Paralympic Winter Games
9-18 March

Wheelchair curling

Wheelchair curling is similar to its able-bodied version with some adaptations.

Two teams comprised of four players each take turns sliding stones across an ice sheet toward a target area called the “house.” Teams score points by getting it as close to the centre of the house as possible. The team with the most points after eight ends wins.

The head of the team is called the skip, who usually dictates other player’s shots through verbal and visual instructions.

The main differences between wheelchair curling and its able-bodied version are that there is no sweeping in wheelchair curling, and a delivery stick is allowed.

In wheelchair curling, stones are delivered from a stationary wheelchair.

Each team must be comprised of male and female players.

The sport is governed by the World Curling Federation (WCF).



All sporting action at the PyeongChang 2018 Paralympic Games will be held in two clusters, with wheelchair curling taking place at the Gangneung Curling Centre located in the Gangneung Coastal Cluster.

Gangneung Curling Centre, originally known as Gangneung Indoor Ice Rink, was renovated for the Games. Renovation of the Centre is no easier than new construction, as it is more difficult to prepare tournament-quality ice for curling rinks than for other types of ice rinks.

Built in 1998, Gangneung Indoor Ice Rink was the only ice rink located in the city. The rink was the venue for the 2009 World Curling Federation (WCF) Mount Titlis World Women’s Curling Championship and the 2005 International Skating Union Four Continents Figure Skating Championships, among other international competitions. However, there were a number of challenges to renovating the Ice Rink to meet the requirements for the Olympic and Paralympic Games.

Pebbles, the secret of ice sheets of curling

Curling, which comes from the root word “curl,” is a sport in which the delicate delivery of a stone and control of its speed affect the outcome of the game. The curling stone, which weighs about 20kg, cannot slide on regular ice due to the force of friction. The special secret to getting the stone moving lies in the ice sheets.

“Curling seems like a simple sport, but maintenance of the ice sheets is the most difficult compared to maintaining the ice used in other ice sports,” Lim explained. “At a glance, it may not seem different from other ice, but upon closer look, you can see that the surface of the ice is covered with countless tiny ice crystals. These are called pebbles, and they reduce friction between the ice and the stones. Without the pebbles, curling stones won’t slide, and it would be impossible to control their speed or direction.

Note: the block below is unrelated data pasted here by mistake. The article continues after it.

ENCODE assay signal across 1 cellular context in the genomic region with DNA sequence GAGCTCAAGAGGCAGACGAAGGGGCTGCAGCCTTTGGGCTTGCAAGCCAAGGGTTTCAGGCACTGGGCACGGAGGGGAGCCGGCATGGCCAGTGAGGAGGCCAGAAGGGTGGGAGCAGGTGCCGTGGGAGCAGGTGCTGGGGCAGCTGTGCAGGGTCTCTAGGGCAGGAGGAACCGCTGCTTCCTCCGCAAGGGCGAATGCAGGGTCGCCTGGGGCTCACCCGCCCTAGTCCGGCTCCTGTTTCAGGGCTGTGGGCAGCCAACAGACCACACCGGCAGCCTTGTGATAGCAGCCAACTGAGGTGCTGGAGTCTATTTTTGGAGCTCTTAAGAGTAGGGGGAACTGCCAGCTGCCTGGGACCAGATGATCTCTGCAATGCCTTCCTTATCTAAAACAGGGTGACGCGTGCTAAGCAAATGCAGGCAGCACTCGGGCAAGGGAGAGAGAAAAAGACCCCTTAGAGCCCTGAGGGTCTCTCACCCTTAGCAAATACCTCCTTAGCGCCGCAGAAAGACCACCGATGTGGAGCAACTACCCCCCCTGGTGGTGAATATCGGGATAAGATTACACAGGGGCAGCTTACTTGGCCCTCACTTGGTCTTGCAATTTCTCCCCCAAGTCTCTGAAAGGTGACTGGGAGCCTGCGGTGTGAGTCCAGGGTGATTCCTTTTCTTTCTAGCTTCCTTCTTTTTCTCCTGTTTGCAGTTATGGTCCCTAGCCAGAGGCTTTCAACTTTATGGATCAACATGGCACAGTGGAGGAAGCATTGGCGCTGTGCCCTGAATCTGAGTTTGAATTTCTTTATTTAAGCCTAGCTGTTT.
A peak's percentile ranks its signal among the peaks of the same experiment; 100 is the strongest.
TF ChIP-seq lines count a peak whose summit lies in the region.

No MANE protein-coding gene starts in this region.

“The reason the maintenance of the ice sheets is difficult is because of these pebbles. To pebble the ice, you need the expertise of an ice technician, and you need to maintain the surface temperature of the ice at -8.5 degrees Celsius and also to control the humidity of the rink at a certain level. As Gangneung is located on Korea’s East Coast, maintaining the correct humidity is the most difficult part.

“Since Gangneung Curling Centre is located by the sea, the humidity is high. Therefore, the role of dehumidifiers, among other items of equipment, is extremely important. A lot of the money spent on the Centre goes into dehumidifying the rink.”

To keep the ice sheets flat and smooth, all ice rink venues for the Olympic and Paralympic Winter Games were prepared using the indirect refrigeration method, by which ice is frozen on a slab of concrete placed on top of pipes. It is more expensive than the direct refrigeration method, which involves laying pipes, covering them with sand, and freezing ice, but it allows for better maintenance of ice quality. Currently, pipes have been installed at Gangneung Curling Centre, and they will soon be covered with concrete. For the maintenance of ice quality, all lights in the Centre have been replaced with LED lights. This is the first time for an Olympic or Paralympic Games venue to have only LED lights installed.

Most accessible location for people with an impairment

The renovation of Gangneung Curling Centre had special efforts to increase accessibility for wheelchair users. POCOG has supplemented areas that lacked consideration for wheelchair users with the help of Mark TODD, an accessibility consultant for the Olympic Games in London 2012, Sochi 2014, and Rio 2016. As a result, facilities such as unisex restrooms for people with an impairment who are accompanied by a person of the opposite gender have been created.

Lim mentioned: “Ice is alive. Only when we create an optimal environment can we maintain a high quality of ice. In that respect, I believe Gangneung Curling Centre will be a great stadium for athletes, the audience, and the organisers. We will do our best to finish the renovation of Gangneung Curling Centre to perfection, as the Centre will be part of the legacy of PyeongChang 2018.”



Wheelchair curling has only one sport class. Athletes must have an impairment affecting their legs. However, some wheelchair curlers may also have impairment in their arms. For example, some athletes have muscle weakness in their legs due to spinal cord injury and others have impaired coordination due to cerebral palsy.

All athletes must use a wheelchair in competition, though not all athletes use a wheelchair in daily life. All wheelchair curlers must meet the minimum impairment criteria to compete.

Athletes with these impairments are eligible to compete in wheelchair curling:

• Impaired muscle power

• Impaired passive range of movement

• Hypertonia

• Limb deficiency

• Ataxia